And the winner of the most banned book for 2014 is…a great read!
I’m not sure what it says about me but I probably get more excited about the ALA banned books list than I do about the Newbery Awards. Maybe it’s just that with my sense of humor and personality, I could one day have a banned book. The Newbery feels must more remote.
Anyway, the ALA (American Library Association) just put out their list of the most challenged books for 2014. Not surprisingly, there are some old favorites.
1) The Absolutely True Diary of a Part-Time Indian by Sherman Alexie. Reasons: anti-family, cultural insensitivity, drugs/alcohol/smoking, gambling, offensive language, sex education, sexually explicit, unsuited for age group, violence, and depictions of bullying.
This is one of my favorite books. In fact, I gush so much over it that my son read it for lit class. He highly recommends it because the characters are real. When I asked him to elaborate, he explained that they weren’t too good to be true. “There’s a character for everyone in there.”
2) Persepolis by Marjane Satrapi. Reasons: gambling, offensive language, political viewpoint, racially offensive, and graphic depictions.
3) And Tango Makes Three by Justin Richardson and Peter Parnell. Reasons: Anti-family, homosexuality, political viewpoint, religious viewpoint, unsuited for age group, and promotes the homosexual agenda.
I. Love. This. Book. Of course, I think it is hilarious that three penguins are being accused of promoting anything let alone “the homosexual agenda.” We won’t even go into my view points concerning that phrase — just remember that if I am never banned, it will be surprising. If you haven’t read it, this is a picture book about two adult penguins in a zoo who raise a young penguin. Yes, they are two adult males but this is a book about family and caring, not about sex. And the penguins aren’t at all religious so if you’re an atheist, don’t worry. They won’t offend you with their viewpoint. I’m not sure what religious viewpoint the banners were griping about.
4) The Bluest Eye by Toni Morrison. Reasons: Sexually explicit, unsuited for age group, and contains controversial issues.
I haven’t read this one but my sister adores this book. It is an adult book, but we assign adult books to teens all the time. Huck Fin. Tom Sawyer. The Grapes of Wrath. All adult books that my son has read in class.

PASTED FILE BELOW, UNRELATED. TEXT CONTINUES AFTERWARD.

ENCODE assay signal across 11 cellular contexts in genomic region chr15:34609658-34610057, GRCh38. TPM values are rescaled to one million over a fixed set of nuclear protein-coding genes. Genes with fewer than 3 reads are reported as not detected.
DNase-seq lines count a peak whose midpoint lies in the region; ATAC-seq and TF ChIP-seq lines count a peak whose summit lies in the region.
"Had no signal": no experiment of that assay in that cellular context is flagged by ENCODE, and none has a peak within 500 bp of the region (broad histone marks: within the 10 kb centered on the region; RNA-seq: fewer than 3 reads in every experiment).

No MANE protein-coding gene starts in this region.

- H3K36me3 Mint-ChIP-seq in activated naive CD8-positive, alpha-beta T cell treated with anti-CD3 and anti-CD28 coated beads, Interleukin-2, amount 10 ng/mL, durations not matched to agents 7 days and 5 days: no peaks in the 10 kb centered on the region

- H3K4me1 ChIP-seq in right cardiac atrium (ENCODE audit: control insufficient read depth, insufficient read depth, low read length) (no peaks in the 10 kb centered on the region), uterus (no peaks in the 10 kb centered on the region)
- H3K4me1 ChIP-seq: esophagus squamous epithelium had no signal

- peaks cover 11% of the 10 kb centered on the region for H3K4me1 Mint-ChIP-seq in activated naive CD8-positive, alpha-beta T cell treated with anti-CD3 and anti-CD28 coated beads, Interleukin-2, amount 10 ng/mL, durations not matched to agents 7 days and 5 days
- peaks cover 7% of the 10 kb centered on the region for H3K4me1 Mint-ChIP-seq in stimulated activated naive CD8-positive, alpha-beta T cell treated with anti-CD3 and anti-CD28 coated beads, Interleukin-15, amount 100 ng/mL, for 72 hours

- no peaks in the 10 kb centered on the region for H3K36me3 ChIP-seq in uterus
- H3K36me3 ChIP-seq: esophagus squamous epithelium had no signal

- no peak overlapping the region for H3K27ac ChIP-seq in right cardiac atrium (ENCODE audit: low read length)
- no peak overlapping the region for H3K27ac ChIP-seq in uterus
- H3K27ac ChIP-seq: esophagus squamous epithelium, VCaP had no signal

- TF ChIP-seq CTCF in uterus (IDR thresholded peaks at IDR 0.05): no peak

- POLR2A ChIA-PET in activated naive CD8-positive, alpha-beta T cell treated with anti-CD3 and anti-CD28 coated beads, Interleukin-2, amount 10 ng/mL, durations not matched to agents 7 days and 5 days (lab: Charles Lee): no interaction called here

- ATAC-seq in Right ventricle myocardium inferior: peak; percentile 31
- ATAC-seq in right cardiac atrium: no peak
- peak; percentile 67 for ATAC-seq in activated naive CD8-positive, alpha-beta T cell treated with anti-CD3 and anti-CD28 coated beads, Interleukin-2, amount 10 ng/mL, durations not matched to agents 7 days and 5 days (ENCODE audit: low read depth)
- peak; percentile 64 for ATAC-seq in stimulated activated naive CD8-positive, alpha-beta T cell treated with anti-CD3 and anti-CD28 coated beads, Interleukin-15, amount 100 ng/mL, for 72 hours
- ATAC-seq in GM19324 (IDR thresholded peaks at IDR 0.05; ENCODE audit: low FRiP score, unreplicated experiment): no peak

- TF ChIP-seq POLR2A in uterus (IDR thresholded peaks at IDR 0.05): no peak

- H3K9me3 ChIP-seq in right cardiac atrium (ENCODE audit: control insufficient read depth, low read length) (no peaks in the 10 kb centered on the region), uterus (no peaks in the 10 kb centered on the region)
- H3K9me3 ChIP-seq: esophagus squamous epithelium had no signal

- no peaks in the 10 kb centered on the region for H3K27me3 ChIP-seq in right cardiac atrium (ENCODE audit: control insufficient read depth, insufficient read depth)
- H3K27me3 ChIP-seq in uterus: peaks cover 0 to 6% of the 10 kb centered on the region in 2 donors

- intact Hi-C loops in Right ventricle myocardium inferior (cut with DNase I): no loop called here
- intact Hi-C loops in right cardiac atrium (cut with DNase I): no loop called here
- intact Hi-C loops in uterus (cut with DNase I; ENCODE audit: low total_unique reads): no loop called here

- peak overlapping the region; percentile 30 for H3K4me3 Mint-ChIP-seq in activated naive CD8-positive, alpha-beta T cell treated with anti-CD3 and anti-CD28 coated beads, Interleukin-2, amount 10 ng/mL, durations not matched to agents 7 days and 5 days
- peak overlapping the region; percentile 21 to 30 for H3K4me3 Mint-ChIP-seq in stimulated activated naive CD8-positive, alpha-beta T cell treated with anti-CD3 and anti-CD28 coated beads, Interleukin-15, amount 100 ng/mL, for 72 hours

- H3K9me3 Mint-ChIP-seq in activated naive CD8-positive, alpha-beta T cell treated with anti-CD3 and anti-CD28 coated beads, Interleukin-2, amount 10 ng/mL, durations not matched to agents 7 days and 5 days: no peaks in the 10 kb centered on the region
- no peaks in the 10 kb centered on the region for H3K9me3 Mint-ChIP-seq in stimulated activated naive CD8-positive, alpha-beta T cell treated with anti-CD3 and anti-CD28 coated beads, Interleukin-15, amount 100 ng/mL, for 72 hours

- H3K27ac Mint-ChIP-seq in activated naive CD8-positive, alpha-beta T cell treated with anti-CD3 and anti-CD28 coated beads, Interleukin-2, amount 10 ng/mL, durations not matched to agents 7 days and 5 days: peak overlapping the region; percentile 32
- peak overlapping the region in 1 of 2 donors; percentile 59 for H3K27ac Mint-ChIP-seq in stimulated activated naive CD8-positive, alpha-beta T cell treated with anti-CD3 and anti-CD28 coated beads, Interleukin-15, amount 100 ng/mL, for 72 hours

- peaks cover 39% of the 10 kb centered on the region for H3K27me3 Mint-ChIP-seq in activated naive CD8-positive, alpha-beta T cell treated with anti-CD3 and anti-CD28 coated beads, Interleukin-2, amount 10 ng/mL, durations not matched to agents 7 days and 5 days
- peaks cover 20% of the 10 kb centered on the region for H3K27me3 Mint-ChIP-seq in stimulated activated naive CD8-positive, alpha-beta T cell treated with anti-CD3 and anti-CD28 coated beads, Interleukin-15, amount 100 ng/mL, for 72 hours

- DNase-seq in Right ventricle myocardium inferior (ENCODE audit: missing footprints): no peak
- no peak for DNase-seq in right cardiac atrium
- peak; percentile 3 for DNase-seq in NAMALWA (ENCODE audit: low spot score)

5) It’s Perfectly Normal by Robie Harris. Reasons: Nudity, sex education, sexually explicit, unsuited to age group, and “alleges it child pornography.”
Well, it is a nonfiction book about sex. So, yeah. It’s going to be in there. I love that someone picked this book up and then freaked because it was sex education. That is kind of the point. That’s like ordering halibut in a restaurant and griping because you hate fish.
6) Saga by Brian Vaughan and Fiona Staples Reasons: Anti-Family, nudity, offensive language, sexually explicit, and unsuited for age group.
I haven’t read this one but it’s an adult graphic novel. I really do wonder about the anti-family bit since the description reads like interracial Romeo and Juliet in space. So, you know I’ve requested it.
7) The Kite Runner, by Khaled Hosseini Reasons: Offensive language, unsuited to age group, violence.
Again, it is an adult book. We assign them all the time. But it has some pretty hard to handle stuff in it — stuff that we don’t seem to be concerned about weeding out of the real world. Ahem.
8) The Perks of Being a Wallflower by Stephen Chbosky Reasons: drugs/alcohol/smoking, homosexuality, offensive language, sexually explicit, unsuited for age group.
9) A Stolen Life Jaycee Dugard. Reasons: drugs/alcohol/smoking, offensive language, sexually explicit, and unsuited for age group.
10) Drama by Raina Telgemeier. Reasons: sexually explicit.
The only objection to this one is that it’s sexually explicit but it is a graphic novel for middle graders. Hmm. Not going to pass judgement without seeing it for myself so I’ve requested this one too.
There are some amazing reads on this list!